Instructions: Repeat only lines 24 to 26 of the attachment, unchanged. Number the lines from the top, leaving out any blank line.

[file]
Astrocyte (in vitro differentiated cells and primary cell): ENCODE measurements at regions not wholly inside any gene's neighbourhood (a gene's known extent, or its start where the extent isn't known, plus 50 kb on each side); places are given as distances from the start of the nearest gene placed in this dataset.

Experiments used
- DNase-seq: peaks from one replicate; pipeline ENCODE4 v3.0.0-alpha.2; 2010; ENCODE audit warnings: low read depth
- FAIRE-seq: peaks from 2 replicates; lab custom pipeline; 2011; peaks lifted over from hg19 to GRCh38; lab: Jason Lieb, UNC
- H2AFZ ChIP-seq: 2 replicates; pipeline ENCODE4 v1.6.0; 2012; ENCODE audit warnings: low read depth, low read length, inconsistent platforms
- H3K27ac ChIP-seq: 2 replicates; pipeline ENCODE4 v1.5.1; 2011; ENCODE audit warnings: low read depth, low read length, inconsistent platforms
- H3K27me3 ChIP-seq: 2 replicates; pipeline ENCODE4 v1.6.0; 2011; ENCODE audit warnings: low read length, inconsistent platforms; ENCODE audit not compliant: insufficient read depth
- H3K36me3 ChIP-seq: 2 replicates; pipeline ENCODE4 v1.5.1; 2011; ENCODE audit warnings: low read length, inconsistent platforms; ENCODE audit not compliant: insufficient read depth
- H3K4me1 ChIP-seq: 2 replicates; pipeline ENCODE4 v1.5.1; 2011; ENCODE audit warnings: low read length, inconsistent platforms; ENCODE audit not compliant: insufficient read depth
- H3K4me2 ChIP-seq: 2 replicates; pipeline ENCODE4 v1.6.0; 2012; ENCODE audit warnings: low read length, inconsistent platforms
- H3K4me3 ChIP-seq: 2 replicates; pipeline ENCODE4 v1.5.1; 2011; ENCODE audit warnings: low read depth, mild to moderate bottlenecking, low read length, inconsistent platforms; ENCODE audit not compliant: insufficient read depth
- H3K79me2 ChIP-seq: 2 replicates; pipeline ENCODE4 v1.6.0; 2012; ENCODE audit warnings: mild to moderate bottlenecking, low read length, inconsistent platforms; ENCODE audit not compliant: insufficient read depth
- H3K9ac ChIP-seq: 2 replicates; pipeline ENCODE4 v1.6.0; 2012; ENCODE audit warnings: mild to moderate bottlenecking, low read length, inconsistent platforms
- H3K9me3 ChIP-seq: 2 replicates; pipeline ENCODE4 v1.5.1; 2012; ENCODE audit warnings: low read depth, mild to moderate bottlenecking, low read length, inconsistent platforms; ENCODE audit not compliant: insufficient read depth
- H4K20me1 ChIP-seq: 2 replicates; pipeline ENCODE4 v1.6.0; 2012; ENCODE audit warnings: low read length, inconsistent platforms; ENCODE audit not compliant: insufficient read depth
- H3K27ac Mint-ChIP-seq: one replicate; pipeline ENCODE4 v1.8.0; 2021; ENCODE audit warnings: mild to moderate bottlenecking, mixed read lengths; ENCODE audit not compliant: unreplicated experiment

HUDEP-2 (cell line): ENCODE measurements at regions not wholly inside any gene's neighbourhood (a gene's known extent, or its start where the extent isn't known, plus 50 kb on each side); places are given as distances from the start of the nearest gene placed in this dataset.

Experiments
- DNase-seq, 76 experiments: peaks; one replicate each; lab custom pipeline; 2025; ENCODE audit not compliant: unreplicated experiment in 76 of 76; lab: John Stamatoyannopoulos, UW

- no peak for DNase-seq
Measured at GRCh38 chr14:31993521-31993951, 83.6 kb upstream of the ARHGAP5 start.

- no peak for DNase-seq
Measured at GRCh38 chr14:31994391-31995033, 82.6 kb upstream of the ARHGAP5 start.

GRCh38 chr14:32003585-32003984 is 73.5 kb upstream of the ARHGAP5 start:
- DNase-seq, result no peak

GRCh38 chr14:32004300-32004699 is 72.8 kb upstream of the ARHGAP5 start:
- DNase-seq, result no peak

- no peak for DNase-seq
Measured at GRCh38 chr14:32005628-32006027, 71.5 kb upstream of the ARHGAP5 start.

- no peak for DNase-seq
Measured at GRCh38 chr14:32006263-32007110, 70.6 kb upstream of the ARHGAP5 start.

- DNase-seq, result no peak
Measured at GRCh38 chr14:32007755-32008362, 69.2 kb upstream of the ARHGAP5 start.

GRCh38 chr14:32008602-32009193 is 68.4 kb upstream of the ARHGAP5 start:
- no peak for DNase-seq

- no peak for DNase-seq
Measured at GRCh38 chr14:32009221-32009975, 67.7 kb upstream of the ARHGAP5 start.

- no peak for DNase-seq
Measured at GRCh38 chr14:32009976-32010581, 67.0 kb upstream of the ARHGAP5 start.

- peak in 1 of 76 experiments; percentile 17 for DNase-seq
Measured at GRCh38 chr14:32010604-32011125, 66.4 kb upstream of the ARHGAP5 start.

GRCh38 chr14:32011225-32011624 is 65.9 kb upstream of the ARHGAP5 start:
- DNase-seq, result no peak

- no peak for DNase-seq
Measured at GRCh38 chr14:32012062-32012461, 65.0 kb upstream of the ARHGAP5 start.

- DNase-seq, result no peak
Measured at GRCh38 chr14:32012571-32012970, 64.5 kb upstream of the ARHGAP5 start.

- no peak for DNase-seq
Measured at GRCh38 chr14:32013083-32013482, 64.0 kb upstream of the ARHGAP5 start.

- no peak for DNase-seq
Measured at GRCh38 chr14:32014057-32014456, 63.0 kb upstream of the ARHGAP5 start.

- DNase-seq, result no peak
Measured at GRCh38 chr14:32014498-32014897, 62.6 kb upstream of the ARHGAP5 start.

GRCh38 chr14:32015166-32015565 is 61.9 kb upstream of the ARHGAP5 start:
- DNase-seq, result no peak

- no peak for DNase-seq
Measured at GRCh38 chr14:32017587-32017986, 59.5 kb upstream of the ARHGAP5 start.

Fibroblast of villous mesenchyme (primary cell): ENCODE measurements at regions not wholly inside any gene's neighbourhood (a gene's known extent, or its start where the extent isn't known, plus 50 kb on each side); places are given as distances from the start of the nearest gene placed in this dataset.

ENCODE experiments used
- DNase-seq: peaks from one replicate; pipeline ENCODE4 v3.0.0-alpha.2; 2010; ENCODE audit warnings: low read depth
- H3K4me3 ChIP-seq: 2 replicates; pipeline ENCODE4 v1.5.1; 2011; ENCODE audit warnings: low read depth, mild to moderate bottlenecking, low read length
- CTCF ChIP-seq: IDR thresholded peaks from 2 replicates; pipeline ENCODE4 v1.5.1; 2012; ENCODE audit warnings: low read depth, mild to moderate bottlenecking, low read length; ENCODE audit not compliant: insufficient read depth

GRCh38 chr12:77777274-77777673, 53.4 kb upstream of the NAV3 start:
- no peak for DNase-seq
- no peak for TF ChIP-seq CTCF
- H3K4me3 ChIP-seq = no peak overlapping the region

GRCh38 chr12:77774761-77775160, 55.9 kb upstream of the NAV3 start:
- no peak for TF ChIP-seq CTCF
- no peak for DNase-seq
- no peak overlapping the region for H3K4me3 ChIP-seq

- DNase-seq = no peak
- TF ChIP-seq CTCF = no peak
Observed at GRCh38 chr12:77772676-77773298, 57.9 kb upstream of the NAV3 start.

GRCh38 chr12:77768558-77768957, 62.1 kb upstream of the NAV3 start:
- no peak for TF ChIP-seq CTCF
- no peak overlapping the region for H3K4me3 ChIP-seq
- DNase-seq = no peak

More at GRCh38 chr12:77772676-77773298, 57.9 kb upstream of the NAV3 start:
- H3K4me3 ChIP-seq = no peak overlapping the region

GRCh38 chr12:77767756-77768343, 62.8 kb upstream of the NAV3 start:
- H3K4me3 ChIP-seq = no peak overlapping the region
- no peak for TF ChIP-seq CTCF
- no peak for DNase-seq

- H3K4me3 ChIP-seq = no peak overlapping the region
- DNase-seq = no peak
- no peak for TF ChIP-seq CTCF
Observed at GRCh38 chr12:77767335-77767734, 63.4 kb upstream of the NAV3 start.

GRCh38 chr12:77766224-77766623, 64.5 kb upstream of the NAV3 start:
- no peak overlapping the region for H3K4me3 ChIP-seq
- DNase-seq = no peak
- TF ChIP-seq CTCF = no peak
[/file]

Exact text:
GRCh38 chr14:32003585-32003984 is 73.5 kb upstream of the ARHGAP5 start:
- DNase-seq, result no peak

GRCh38 chr14:32004300-32004699 is 72.8 kb upstream of the ARHGAP5 start: